And the defense needs to make every hit feel like the last one and use their vaunted energy to stay more in the game than their opponents.

Don't Be Afraid of the Backups

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    I shouldn't have to say this, as after a few weeks of "1-0" being the Texans' mantra, it became "Next Man Up" (keywords there being Man Up) by necessity.

    I'm fairly certain that the only position group that didn't lose a major contributor for at least three weeks was the tight ends, and Owen Daniels may be playing with a broken hand on Sunday.

    And with fifth-round draft pick and rookie T.J. Yates starting at quarterback over Jake Delhomme, you might think the Texans are very comfortable with their backups.

    But that's all out of necessity.

    I'm talking more about putting backups in by choice.

    Last year, with Ben Tate hurt, Derrick Ward backed up Arian Foster all year and averaged 6.3 yards per rushing attempt.

    He's played in six games this year, and is averaging 3.4 yards per attempt in spot duty.

    That's nothing to hang your hat on, but the Ravens did a good job slowing the Texans' rush in Week 6, and if Foster struggles, they should put in Tate, and if Tate struggles, they should put in Ward, and not be too worried if he doesn't get much either. Anything to keep the Texans fresh while wearing out the Ravens. And who knows? One back's style might work a little better than the next, and the change might open something up. As amazing as Arian is, they're all capable.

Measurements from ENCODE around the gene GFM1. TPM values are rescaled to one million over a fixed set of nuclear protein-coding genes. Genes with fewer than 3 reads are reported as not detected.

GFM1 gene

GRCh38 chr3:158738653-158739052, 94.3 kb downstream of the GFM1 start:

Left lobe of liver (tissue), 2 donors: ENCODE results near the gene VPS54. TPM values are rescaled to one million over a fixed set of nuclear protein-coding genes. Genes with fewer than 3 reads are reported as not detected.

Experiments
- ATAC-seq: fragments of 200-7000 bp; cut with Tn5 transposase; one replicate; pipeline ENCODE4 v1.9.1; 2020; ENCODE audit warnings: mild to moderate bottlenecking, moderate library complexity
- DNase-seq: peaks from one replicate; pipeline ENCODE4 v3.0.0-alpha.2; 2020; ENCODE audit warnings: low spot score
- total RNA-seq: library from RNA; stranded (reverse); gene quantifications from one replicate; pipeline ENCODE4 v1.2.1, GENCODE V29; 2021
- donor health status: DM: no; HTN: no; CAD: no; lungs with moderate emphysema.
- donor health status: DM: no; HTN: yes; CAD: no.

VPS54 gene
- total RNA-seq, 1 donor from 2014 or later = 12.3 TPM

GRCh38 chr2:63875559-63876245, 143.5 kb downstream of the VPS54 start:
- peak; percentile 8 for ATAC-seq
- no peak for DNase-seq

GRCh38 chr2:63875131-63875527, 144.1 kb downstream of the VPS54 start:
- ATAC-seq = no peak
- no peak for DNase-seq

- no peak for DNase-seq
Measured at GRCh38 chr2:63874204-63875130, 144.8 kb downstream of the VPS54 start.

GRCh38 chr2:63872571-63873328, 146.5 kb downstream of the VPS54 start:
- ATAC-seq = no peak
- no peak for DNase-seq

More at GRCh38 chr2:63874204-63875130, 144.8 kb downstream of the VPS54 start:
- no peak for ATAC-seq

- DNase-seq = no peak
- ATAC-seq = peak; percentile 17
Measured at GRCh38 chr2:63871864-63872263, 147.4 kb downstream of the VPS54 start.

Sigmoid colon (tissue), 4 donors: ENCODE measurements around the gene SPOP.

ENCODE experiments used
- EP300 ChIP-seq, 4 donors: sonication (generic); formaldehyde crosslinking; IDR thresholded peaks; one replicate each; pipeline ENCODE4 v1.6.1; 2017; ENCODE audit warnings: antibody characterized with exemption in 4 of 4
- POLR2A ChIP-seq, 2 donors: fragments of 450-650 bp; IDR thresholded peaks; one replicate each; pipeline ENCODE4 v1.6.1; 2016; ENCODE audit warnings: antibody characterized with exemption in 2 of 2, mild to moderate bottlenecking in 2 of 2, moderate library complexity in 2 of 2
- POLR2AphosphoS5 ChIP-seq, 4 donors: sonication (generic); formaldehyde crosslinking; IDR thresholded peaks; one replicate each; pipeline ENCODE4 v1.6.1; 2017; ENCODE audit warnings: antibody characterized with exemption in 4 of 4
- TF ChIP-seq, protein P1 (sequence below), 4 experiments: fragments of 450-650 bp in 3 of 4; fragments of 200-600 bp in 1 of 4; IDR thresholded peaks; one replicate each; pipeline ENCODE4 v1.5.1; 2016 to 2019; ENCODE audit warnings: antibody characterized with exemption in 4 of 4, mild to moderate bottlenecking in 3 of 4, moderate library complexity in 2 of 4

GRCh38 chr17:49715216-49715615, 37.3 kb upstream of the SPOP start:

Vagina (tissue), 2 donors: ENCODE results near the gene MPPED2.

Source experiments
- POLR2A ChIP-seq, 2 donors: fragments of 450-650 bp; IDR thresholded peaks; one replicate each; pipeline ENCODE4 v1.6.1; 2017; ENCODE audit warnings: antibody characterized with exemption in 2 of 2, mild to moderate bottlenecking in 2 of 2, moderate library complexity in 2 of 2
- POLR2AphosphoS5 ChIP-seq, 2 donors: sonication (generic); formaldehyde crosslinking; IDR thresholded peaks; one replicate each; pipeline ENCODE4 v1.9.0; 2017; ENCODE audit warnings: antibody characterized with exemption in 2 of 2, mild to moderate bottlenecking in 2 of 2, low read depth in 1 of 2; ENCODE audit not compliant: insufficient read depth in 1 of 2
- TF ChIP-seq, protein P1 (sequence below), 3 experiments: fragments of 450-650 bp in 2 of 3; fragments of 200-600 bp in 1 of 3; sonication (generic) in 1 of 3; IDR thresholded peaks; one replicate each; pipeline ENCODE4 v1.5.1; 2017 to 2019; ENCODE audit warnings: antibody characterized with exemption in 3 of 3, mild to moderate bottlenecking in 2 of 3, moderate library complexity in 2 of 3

Likewise, whoever starts, both fullbacks Lawrence Vickers and James Casey should play. Their differing styles will open up the playbook, and the two of them can pound the defense much more than either could alone.

Play Dirty

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    After being called "soft" by NFL Network's Michael Lombardi before the season started, Jacksonville Jaguars players called them out as "dirty" and Tennessee Titans players called them out as guys who "cheap-shot" people.